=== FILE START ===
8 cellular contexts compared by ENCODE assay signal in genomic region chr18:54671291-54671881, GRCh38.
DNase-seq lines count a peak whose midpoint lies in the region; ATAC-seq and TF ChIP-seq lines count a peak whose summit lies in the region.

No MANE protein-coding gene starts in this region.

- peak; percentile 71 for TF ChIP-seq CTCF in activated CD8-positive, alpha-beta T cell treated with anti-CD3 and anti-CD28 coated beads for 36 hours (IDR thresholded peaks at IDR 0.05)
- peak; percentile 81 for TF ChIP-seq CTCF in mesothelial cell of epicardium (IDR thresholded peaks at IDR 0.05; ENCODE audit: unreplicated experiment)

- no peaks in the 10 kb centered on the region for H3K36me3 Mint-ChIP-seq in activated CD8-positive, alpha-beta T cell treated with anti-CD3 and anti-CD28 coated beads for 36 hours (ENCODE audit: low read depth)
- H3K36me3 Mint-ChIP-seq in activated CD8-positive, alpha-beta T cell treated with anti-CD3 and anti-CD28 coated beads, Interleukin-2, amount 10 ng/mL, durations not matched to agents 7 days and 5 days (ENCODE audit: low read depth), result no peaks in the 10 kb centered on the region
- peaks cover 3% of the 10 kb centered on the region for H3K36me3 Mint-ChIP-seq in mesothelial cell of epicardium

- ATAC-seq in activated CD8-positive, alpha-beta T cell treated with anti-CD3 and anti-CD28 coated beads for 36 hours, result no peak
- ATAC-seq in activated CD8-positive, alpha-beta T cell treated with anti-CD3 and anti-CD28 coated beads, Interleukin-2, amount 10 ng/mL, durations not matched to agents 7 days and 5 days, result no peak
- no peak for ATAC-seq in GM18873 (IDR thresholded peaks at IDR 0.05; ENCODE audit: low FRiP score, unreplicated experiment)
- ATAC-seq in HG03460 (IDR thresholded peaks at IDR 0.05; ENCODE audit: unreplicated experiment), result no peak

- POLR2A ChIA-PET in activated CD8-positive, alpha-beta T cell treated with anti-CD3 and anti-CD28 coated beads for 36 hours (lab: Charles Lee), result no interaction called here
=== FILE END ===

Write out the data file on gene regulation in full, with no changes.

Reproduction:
8 cellular contexts compared by ENCODE assay signal in genomic region chr18:54671291-54671881, GRCh38.
DNase-seq lines count a peak whose midpoint lies in the region; ATAC-seq and TF ChIP-seq lines count a peak whose summit lies in the region.

No MANE protein-coding gene starts in this region.

- peak; percentile 71 for TF ChIP-seq CTCF in activated CD8-positive, alpha-beta T cell treated with anti-CD3 and anti-CD28 coated beads for 36 hours (IDR thresholded peaks at IDR 0.05)
- peak; percentile 81 for TF ChIP-seq CTCF in mesothelial cell of epicardium (IDR thresholded peaks at IDR 0.05; ENCODE audit: unreplicated experiment)

- no peaks in the 10 kb centered on the region for H3K36me3 Mint-ChIP-seq in activated CD8-positive, alpha-beta T cell treated with anti-CD3 and anti-CD28 coated beads for 36 hours (ENCODE audit: low read depth)
- H3K36me3 Mint-ChIP-seq in activated CD8-positive, alpha-beta T cell treated with anti-CD3 and anti-CD28 coated beads, Interleukin-2, amount 10 ng/mL, durations not matched to agents 7 days and 5 days (ENCODE audit: low read depth), result no peaks in the 10 kb centered on the region
- peaks cover 3% of the 10 kb centered on the region for H3K36me3 Mint-ChIP-seq in mesothelial cell of epicardium

- ATAC-seq in activated CD8-positive, alpha-beta T cell treated with anti-CD3 and anti-CD28 coated beads for 36 hours, result no peak
- ATAC-seq in activated CD8-positive, alpha-beta T cell treated with anti-CD3 and anti-CD28 coated beads, Interleukin-2, amount 10 ng/mL, durations not matched to agents 7 days and 5 days, result no peak
- no peak for ATAC-seq in GM18873 (IDR thresholded peaks at IDR 0.05; ENCODE audit: low FRiP score, unreplicated experiment)
- ATAC-seq in HG03460 (IDR thresholded peaks at IDR 0.05; ENCODE audit: unreplicated experiment), result no peak

- POLR2A ChIA-PET in activated CD8-positive, alpha-beta T cell treated with anti-CD3 and anti-CD28 coated beads for 36 hours (lab: Charles Lee), result no interaction called here